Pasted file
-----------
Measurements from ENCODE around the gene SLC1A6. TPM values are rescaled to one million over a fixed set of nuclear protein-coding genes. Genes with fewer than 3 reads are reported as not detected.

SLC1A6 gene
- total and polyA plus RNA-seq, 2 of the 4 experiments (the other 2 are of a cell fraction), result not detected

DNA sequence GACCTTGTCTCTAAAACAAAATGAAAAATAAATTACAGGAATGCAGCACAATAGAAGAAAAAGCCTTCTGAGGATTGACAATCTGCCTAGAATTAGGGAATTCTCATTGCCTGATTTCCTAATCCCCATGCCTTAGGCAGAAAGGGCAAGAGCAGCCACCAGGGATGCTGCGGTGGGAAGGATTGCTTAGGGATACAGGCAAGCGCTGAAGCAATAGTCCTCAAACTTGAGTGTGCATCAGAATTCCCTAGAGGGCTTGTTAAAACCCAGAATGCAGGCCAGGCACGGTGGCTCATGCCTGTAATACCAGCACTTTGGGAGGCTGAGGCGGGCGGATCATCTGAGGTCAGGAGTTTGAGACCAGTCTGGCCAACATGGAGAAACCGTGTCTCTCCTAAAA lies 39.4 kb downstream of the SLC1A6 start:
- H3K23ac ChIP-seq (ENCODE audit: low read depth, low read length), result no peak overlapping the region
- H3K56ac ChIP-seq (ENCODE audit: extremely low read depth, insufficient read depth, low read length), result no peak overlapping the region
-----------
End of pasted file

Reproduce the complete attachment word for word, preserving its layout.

Measurements from ENCODE around the gene SLC1A6. TPM values are rescaled to one million over a fixed set of nuclear protein-coding genes. Genes with fewer than 3 reads are reported as not detected.

SLC1A6 gene
- total and polyA plus RNA-seq, 2 of the 4 experiments (the other 2 are of a cell fraction), result not detected

DNA sequence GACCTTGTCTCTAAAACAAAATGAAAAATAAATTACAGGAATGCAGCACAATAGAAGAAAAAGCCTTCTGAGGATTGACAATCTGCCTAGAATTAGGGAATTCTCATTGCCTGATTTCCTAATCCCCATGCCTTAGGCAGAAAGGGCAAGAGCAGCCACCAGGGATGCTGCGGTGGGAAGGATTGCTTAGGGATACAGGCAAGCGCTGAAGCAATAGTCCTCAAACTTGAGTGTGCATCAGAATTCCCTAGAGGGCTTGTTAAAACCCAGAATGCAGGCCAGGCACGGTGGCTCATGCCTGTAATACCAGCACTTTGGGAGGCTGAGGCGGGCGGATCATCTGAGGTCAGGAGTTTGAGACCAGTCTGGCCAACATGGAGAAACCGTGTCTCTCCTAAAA lies 39.4 kb downstream of the SLC1A6 start:
- H3K23ac ChIP-seq (ENCODE audit: low read depth, low read length), result no peak overlapping the region
- H3K56ac ChIP-seq (ENCODE audit: extremely low read depth, insufficient read depth, low read length), result no peak overlapping the region